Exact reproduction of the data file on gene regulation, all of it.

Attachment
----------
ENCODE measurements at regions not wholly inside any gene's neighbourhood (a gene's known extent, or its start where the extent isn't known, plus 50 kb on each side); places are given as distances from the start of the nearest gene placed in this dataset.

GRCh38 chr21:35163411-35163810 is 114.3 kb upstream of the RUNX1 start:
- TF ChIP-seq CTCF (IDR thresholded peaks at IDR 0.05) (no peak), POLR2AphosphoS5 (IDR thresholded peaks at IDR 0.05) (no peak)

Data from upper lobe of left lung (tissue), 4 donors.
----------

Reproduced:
ENCODE measurements at regions not wholly inside any gene's neighbourhood (a gene's known extent, or its start where the extent isn't known, plus 50 kb on each side); places are given as distances from the start of the nearest gene placed in this dataset.

GRCh38 chr21:35163411-35163810 is 114.3 kb upstream of the RUNX1 start:
- TF ChIP-seq CTCF (IDR thresholded peaks at IDR 0.05) (no peak), POLR2AphosphoS5 (IDR thresholded peaks at IDR 0.05) (no peak)

Data from upper lobe of left lung (tissue), 4 donors.